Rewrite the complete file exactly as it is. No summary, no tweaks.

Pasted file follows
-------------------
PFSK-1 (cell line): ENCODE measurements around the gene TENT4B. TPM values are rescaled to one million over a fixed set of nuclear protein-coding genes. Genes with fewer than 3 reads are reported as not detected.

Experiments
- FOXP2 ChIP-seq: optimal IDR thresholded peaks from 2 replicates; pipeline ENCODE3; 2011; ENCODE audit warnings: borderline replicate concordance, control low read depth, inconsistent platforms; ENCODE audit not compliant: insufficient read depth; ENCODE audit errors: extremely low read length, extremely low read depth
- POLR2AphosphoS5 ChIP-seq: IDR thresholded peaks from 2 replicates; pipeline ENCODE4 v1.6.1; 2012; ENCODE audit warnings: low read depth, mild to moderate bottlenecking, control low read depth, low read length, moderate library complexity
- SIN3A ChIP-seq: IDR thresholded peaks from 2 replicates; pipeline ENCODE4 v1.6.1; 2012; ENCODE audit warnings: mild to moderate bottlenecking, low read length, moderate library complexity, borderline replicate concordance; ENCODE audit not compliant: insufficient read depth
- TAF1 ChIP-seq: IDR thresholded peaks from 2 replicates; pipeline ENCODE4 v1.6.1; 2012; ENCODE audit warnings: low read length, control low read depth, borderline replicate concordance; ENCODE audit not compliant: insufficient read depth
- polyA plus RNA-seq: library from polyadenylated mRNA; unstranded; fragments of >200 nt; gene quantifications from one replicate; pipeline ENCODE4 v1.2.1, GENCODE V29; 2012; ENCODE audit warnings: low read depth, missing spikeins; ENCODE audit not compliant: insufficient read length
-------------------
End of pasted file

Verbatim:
PFSK-1 (cell line): ENCODE measurements around the gene TENT4B. TPM values are rescaled to one million over a fixed set of nuclear protein-coding genes. Genes with fewer than 3 reads are reported as not detected.

Experiments
- FOXP2 ChIP-seq: optimal IDR thresholded peaks from 2 replicates; pipeline ENCODE3; 2011; ENCODE audit warnings: borderline replicate concordance, control low read depth, inconsistent platforms; ENCODE audit not compliant: insufficient read depth; ENCODE audit errors: extremely low read length, extremely low read depth
- POLR2AphosphoS5 ChIP-seq: IDR thresholded peaks from 2 replicates; pipeline ENCODE4 v1.6.1; 2012; ENCODE audit warnings: low read depth, mild to moderate bottlenecking, control low read depth, low read length, moderate library complexity
- SIN3A ChIP-seq: IDR thresholded peaks from 2 replicates; pipeline ENCODE4 v1.6.1; 2012; ENCODE audit warnings: mild to moderate bottlenecking, low read length, moderate library complexity, borderline replicate concordance; ENCODE audit not compliant: insufficient read depth
- TAF1 ChIP-seq: IDR thresholded peaks from 2 replicates; pipeline ENCODE4 v1.6.1; 2012; ENCODE audit warnings: low read length, control low read depth, borderline replicate concordance; ENCODE audit not compliant: insufficient read depth
- polyA plus RNA-seq: library from polyadenylated mRNA; unstranded; fragments of >200 nt; gene quantifications from one replicate; pipeline ENCODE4 v1.2.1, GENCODE V29; 2012; ENCODE audit warnings: low read depth, missing spikeins; ENCODE audit not compliant: insufficient read length